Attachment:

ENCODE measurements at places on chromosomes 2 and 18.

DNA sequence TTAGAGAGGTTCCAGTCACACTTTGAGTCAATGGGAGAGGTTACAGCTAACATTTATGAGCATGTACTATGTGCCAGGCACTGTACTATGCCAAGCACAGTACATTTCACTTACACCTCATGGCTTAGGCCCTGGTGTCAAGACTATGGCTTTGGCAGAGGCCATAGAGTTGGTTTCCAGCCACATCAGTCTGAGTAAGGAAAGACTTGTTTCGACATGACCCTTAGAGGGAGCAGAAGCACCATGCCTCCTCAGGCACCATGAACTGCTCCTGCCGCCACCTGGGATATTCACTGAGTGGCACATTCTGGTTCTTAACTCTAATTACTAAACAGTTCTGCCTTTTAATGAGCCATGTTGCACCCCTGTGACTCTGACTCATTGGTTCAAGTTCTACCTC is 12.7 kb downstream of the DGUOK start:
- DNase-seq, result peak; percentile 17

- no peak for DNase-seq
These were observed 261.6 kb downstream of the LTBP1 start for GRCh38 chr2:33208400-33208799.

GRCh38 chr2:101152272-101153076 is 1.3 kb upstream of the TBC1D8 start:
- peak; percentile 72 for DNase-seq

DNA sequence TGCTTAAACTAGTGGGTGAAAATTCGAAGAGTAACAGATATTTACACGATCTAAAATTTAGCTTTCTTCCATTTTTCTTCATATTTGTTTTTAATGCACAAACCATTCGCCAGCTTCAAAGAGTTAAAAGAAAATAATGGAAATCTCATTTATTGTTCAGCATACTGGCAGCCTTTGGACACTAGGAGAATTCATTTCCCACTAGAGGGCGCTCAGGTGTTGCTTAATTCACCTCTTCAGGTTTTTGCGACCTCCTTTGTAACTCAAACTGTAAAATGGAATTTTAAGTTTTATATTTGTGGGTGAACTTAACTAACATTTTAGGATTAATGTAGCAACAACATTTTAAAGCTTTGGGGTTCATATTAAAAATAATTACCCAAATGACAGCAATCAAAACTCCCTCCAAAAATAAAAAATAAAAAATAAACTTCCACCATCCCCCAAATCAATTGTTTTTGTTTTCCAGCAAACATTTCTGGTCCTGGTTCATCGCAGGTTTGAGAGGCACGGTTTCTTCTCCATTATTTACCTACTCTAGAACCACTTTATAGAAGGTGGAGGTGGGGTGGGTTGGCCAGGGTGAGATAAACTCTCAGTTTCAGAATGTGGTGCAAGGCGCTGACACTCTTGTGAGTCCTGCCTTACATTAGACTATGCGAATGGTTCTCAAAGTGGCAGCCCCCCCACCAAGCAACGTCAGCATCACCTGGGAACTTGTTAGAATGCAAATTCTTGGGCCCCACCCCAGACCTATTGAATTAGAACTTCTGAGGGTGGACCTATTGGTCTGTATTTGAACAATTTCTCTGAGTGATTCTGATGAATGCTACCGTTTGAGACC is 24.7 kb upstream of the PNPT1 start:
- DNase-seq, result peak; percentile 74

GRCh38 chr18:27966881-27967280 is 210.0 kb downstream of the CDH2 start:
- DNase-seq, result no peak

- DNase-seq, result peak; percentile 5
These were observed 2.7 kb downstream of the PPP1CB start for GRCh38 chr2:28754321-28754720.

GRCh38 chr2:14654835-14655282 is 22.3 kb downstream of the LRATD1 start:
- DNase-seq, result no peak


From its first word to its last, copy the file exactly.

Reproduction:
ENCODE measurements at places on chromosomes 2 and 18.

DNA sequence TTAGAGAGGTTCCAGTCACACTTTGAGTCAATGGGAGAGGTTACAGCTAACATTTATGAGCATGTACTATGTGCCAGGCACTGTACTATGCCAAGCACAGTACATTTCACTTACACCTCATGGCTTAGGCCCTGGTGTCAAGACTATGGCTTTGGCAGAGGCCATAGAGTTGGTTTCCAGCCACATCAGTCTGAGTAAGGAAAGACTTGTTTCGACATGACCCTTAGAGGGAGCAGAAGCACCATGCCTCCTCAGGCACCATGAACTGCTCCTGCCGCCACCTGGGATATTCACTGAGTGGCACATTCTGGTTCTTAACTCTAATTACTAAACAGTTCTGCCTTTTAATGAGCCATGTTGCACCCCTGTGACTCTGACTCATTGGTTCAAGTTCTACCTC is 12.7 kb downstream of the DGUOK start:
- DNase-seq, result peak; percentile 17

- no peak for DNase-seq
These were observed 261.6 kb downstream of the LTBP1 start for GRCh38 chr2:33208400-33208799.

GRCh38 chr2:101152272-101153076 is 1.3 kb upstream of the TBC1D8 start:
- peak; percentile 72 for DNase-seq

DNA sequence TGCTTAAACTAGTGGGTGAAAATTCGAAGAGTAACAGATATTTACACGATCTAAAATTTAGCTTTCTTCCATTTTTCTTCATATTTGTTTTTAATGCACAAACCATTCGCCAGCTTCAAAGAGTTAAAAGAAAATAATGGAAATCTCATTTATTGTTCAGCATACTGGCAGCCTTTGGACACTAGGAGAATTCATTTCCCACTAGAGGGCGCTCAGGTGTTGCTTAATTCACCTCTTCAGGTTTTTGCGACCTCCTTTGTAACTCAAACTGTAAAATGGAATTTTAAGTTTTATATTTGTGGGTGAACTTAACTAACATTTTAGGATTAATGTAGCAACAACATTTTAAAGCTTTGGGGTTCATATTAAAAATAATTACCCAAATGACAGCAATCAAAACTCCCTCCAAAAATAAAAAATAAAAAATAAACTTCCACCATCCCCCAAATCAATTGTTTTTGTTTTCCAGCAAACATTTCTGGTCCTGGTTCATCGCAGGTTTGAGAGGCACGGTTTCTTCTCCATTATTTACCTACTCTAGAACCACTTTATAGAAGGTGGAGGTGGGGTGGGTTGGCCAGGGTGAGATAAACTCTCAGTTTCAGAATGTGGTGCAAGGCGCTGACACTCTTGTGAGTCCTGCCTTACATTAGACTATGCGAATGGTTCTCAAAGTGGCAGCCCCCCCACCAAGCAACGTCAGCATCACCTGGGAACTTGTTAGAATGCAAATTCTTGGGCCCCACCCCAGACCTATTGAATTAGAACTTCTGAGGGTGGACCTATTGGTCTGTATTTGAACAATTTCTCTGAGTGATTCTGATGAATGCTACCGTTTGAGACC is 24.7 kb upstream of the PNPT1 start:
- DNase-seq, result peak; percentile 74

GRCh38 chr18:27966881-27967280 is 210.0 kb downstream of the CDH2 start:
- DNase-seq, result no peak

- DNase-seq, result peak; percentile 5
These were observed 2.7 kb downstream of the PPP1CB start for GRCh38 chr2:28754321-28754720.

GRCh38 chr2:14654835-14655282 is 22.3 kb downstream of the LRATD1 start:
- DNase-seq, result no peak